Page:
Gujarat will not rule Bengal: Mamata Banerjee
Mamata Banerjee on Tuesday pitched next year’s Assembly elections as a battle for Bengal that must be fought against marauding “outsiders” and arrayed herself as a bulwark against “Gujarat” rule — a euphemism for the Narendra Modi-Amit Shah combine.
“Remember, Gujarat will not rule Bengal. Bengal will rule Bengal…. Gujarat will rule Uttar Pradesh, Bihar, Rajasthan, Tamil Nadu, Kerala, Odisha, Andhra Pradesh, Bengal, everywhere? Then what is the point of other political parties, of the Election Commission, the judiciary? One nation, one party?” Mamata asked while delivering an online speech to mark the most important event in the Trinamul Congress’s annual roster.
July 21 is observed by Trinamul as Shahid Divas (Martyrs’ Day) to commemorate 13 Youth Congress workers killed in police firing during a programme led by Mamata (then in the Congress) on that day in 1993.
Usually, a mega rally is held at Esplanade and Mamata addresses a gathering of lakhs to lay down the party’s political line for the rest of the year.
This time, her speech was aired live because of the Covid pandemic.
Mamata, who rued having to conduct the event this way, said she was able to reach over 50 lakh workers and leaders nonetheless with the speech beamed to booth-level venues across the state.
With less than a year left for the Assembly elections, Mamata took care to define the broad contours of the master plan for the next few months with the BJP singled out as her principal opponent, a foregone conclusion since the party’s spectacular performance in the Lok Sabha polls last year.
Vowing to conduct the biggest ever show on July 21 next year, after vanquishing the BJP and retaining power, Mamata said: “Hum hain na (I am here, don’t worry).”
Some of the thrust areas in her 70-minute address follow:
Hardly spending any time on a work-in-progress Left-Congress alliance, Mamata mounted a ruthless attack on the BJP and repeatedly tried to underscore why the party is not a good alternative for Bengal.
Drawing attention to the BJP’s performance in the states it rules, Mamata said: “What is on in Uttar Pradesh? Jungle Raj would be a euphemism. Bonded labour. Police murdered. In the name of encounters, murderers of cops are also being murdered. Wiping out evidence. What government is this? Bihar, Karnataka, Assam, Tripura….”
“They only steal and call others thieves, then win elections using that money, having turned polls into a dirty game. Using money to buy votes,” she added.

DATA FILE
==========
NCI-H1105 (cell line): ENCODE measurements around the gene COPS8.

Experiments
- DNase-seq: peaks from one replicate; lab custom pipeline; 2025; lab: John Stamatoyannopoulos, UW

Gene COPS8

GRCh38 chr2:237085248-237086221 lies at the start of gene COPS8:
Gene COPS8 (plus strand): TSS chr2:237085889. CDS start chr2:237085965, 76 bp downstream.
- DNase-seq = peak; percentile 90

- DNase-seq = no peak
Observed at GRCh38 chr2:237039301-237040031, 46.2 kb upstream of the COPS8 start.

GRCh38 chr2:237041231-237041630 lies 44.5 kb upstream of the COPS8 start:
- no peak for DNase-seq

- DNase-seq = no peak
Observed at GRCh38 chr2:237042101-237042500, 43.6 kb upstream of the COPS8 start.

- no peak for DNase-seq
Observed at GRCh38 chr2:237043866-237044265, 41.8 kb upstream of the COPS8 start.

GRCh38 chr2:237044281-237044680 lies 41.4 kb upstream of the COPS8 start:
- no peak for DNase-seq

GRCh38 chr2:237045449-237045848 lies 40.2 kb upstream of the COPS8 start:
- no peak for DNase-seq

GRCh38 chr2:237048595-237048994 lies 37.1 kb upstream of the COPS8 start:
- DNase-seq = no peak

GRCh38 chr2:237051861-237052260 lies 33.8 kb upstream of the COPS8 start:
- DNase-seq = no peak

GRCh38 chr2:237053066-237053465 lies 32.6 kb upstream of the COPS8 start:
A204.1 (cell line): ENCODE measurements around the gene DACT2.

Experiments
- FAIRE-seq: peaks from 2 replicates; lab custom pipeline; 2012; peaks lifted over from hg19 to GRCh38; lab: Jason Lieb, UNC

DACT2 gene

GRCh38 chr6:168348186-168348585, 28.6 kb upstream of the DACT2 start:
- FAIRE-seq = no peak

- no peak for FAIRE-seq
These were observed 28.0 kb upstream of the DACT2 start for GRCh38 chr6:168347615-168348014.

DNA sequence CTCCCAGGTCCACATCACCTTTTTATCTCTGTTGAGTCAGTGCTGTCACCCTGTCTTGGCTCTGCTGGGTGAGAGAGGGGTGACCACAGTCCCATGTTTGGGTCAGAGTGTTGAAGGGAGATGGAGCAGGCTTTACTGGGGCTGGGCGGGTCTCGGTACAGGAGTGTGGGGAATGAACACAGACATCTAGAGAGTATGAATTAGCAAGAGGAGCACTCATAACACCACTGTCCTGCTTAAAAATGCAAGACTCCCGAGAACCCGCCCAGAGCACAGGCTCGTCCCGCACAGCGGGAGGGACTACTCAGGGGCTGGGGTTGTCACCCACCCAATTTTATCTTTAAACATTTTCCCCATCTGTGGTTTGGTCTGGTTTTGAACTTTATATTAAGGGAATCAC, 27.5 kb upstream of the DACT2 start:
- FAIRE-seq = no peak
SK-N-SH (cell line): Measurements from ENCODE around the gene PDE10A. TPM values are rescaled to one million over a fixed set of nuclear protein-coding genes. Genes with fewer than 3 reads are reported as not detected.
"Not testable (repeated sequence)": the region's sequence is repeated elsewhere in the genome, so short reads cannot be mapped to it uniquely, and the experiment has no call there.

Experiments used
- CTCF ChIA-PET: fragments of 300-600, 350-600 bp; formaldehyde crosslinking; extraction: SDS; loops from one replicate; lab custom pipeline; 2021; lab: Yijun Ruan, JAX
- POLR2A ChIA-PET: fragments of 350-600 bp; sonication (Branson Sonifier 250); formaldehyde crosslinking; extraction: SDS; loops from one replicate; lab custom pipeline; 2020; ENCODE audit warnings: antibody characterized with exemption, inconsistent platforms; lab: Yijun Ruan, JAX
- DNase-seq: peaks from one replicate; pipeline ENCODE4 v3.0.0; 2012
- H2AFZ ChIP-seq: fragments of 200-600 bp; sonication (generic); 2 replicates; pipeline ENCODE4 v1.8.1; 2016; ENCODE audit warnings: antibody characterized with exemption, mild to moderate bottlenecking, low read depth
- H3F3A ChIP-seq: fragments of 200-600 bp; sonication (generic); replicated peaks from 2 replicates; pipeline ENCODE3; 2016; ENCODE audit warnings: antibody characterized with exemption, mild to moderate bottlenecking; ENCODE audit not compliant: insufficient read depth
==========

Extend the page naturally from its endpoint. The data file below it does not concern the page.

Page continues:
Mamata attacked the BJP for trying to topple elected governments in other states and accused it of trying the same in Bengal.
“Trying to eliminate all other parties across the nation. Can you tell me why money will be used to fell the government in Madhya Pradesh? In Karnataka? In Rajasthan? In Bengal? This cannot go on,” she said.
Mamata sought to reinforce the traditional perception about the BJP in Bengal as a party of the “bohiragawto (outsider)” that stands for the RSS’s “Hindi, Hindu, Hindustan” vision, deemed alien to the state.
“The outsider will not run Bengal. Bengal will be run by the people of Bengal who love it,” she said.
The stress on “outsider” is being seen as an attempt — besides appealing to Bengali pride — to draw attention to a vacuum in the local BJP: no leader in Bengal can match her and the opponent will have to piggyback on Modi and Shah.
Before the pandemic struck India, Mamata had been a spearhead in the anti-BJP narrative marked by the backlash against the new citizenship matrix that Shah and Modi have been trying to push through.
On Tuesday, Mamata indicated that not only had she not forgotten the issue but that she would keep revisiting it as a core theme for her campaign over the next few months.
“You don’t allow people to protest. Do not for a moment think that Covid-19 made us forget the citizenship matrix. We are all citizens here anyway. Who are you to come here and promise it anew?” she asked.
Both Union home minister Shah and BJP national president J.P. Nadda, in their virtual rallies for Bengal recently, had brought up the citizenship matrix in an apparent bid to build a polarisation-based campaign.
Mamata, by tossing her hat into the CAA-NRC-NPR ring, is seeking to address concerns articulated by Muslims and Gorkhas.
Wider reach-out: Mamata sought to expand her outreach exponentially, paying tributes to those killed during BJP rule in other states and the soldiers who lost their lives in the Galwan Valley.
“The tandav (rampage) across the nation, the lives it has taken, those martyrs too we remember today,” she said.
“The jawan brothers martyred on the India-China border. Those killed in the pandemic, fighting in the frontlines, the Covid warriors. Those killed by the apocalyptic Cyclone Amphan,” Mamata added.
The chief minister did not forget the victims of the Delhi riots in February. “How you butchered all those people in the heart of the national capital, then floated their bodies down gutters and threw them in ponds. People do not even know the actual death toll till date,” she said.
Promises for the next term: Asserting that she had delivered on development within “just a few years” in power (since 2011), Mamata showed no sign that she would deviate from dole politics and its successful execution.
“This might also happen, if our government stays, lifelong free rations, free health care, free education, free atmomorjada (dignity) and atmoshawmman (self respect) for Bengal,” Mamata said.
“We will earn from elsewhere, but everything will be distributed for the sake of the poor, for the masses…. Those helpless, those deprived, those neglected, those exploited, those oppressed, we must prioritise them,” said the chief minister, adding that employment generation for youths will also be her “foremost priority” in the next term.